*Excerpt from A Future We Can Love: How We Can Reverse the Climate Crisis with the Power of Our Hearts and Minds by Susan Bauer-Wu © 2023 by the Mind & Life Institute. Reprinted in arrangement with Shambhala Publications, Inc. Boulder, CO. www.shambhala.com
From Chapter 5 “Heartbreak: The Darkness and the Light”
Greta says, talking to the Dalai Lama, “We are desperate for a raise in spreading of awareness, and we need to tell people about what’s happening right now.” I’ve heard her call for more awareness many times, but this time the word desperate stands out to me. Whereas phrases like “educating ourselves,” “reading up” on a subject, “facing the facts,” and so forth point to wrestling with the climate crisis in our heads, desperation is a feeling. This matters, because teachability in bottoming-out depends at least as much on the heart as the head, as the word heartbreak suggests. In Joanna Macy’s words, “The heart that breaks creates a space big enough for God to move in.” Sometimes the crack is wide indeed, and it’s going to have to be if it is to hold our grief for life as we know it.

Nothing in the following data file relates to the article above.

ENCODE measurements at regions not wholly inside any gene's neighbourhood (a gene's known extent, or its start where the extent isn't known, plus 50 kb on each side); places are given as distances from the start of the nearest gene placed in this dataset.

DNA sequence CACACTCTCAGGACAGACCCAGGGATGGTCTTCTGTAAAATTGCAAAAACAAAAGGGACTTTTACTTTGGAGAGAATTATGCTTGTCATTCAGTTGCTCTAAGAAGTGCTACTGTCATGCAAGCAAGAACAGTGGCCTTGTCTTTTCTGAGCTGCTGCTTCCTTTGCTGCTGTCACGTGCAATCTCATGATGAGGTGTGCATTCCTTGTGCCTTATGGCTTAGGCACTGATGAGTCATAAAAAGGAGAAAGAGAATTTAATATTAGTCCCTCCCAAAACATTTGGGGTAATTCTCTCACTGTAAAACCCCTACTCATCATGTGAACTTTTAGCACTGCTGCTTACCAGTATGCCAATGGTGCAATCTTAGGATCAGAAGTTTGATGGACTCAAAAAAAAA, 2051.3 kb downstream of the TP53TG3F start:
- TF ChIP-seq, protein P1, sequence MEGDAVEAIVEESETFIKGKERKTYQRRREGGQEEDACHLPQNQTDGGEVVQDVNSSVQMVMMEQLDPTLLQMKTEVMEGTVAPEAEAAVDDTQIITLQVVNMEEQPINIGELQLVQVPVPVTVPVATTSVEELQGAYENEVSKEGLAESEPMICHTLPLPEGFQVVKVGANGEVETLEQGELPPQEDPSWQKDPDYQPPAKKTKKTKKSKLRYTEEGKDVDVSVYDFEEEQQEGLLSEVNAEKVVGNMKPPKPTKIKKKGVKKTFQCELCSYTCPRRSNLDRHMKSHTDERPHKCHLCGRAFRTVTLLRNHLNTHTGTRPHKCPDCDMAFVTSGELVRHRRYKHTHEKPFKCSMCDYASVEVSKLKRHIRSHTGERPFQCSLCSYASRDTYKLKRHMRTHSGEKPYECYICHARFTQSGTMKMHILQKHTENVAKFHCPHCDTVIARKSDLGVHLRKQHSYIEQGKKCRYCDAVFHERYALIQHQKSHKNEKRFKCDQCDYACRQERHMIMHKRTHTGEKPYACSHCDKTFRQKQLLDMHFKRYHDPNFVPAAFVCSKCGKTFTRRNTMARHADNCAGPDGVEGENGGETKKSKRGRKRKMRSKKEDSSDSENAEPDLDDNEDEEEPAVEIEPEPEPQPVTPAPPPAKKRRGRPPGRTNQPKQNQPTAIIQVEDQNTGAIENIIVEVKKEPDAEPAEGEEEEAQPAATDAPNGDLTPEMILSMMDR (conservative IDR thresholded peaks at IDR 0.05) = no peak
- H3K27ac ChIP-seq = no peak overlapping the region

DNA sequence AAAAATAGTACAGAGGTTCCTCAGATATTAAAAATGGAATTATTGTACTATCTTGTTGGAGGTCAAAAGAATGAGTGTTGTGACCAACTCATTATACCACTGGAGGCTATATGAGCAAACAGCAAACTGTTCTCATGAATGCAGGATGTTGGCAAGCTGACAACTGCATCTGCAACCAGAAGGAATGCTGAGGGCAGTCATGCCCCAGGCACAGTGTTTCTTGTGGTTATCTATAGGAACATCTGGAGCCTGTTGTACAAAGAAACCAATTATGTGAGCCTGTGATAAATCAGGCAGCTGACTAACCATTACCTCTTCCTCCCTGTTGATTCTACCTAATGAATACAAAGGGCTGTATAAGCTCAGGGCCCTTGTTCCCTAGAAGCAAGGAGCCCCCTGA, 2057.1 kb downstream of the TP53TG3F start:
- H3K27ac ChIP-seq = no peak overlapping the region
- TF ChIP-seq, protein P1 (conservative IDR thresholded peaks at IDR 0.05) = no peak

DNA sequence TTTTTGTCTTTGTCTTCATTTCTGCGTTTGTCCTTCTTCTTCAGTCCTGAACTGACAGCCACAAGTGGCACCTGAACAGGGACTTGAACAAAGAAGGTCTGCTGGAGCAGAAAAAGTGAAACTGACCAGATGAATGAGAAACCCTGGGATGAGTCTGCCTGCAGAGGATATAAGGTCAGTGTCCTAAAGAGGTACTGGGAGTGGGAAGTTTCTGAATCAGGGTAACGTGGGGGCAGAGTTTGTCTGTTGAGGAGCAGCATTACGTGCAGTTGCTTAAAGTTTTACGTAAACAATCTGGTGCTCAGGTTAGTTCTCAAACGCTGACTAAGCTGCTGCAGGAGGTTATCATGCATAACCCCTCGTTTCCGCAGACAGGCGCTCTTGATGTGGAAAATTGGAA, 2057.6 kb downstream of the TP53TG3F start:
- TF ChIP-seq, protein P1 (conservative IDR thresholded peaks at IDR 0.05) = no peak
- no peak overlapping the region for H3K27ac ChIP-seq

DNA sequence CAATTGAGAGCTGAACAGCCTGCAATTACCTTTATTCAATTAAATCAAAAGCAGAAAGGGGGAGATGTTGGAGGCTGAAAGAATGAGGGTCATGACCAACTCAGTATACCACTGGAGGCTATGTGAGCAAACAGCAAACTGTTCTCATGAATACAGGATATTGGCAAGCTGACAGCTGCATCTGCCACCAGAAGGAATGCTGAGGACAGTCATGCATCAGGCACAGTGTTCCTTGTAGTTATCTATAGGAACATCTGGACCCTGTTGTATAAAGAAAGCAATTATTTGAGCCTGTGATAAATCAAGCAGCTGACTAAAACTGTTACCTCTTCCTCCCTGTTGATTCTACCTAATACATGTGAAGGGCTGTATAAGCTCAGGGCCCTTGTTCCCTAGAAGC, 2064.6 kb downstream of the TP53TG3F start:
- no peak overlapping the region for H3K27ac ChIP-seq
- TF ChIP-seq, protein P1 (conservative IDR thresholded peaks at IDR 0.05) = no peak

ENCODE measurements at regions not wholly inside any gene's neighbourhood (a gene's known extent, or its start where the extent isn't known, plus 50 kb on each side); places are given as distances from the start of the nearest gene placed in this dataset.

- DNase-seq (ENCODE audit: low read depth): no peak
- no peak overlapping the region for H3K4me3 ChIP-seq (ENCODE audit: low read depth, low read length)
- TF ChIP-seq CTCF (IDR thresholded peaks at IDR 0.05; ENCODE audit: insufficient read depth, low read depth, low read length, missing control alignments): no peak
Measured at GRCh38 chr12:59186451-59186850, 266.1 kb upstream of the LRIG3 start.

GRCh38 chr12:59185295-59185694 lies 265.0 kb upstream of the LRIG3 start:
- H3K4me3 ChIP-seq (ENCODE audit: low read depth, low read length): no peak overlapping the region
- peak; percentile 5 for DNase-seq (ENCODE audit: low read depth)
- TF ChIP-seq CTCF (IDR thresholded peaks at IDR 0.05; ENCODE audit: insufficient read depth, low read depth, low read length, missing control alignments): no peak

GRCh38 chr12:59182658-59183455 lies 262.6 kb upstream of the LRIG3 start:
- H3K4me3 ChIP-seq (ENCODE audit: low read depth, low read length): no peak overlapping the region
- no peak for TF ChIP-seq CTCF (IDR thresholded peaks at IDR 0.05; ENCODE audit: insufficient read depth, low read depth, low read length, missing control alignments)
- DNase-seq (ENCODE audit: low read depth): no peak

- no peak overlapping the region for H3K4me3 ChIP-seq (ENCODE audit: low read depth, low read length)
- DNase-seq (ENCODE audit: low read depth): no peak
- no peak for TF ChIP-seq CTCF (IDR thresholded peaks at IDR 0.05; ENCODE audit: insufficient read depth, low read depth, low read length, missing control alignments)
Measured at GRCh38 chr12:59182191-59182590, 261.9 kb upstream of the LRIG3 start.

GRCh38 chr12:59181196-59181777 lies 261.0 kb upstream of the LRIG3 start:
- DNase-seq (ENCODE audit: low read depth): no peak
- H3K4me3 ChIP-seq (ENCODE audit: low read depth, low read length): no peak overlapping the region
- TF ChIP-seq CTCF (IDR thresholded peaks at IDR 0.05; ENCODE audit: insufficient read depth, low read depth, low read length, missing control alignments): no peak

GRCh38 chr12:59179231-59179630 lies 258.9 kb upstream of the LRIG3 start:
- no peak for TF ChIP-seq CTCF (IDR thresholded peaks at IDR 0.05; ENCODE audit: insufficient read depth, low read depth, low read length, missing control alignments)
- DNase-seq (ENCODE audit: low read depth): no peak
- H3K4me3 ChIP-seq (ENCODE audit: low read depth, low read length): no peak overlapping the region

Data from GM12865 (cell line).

When the British writer and environmental activist George Monbiot saw the movie Don’t Look Up, a meteor-heading- toward-Earth allegory of people’s ostrichlike attitudes about climate change, it reminded him of the time he broke down on a popular morning show in real life, like the actress Jennifer Lawrence’s scientist character in the movie. “It was soon after the COP26 climate conference in Glasgow,” recalls George, “where we had seen the least serious of all governments (the UK was hosting the talks) failing to rise to the most serious of all issues. I tried, for the thousandth time, to explain what we are facing and suddenly couldn’t hold it in any longer. I burst into tears on live TV.” George says he was mortified when it happened and still feels embarrassed. “The response on social media, like the response to the scientist in the film, was vituperative and vicious. I was faking. I was hysterical. I was mentally ill. But knowing where we are and what we face, seeing the indifference of those who wield power, seeing how our existential crisis has been marginalised in favor of trivia and frivolity, I now realize that there would be something wrong with me if I hadn’t lost it.”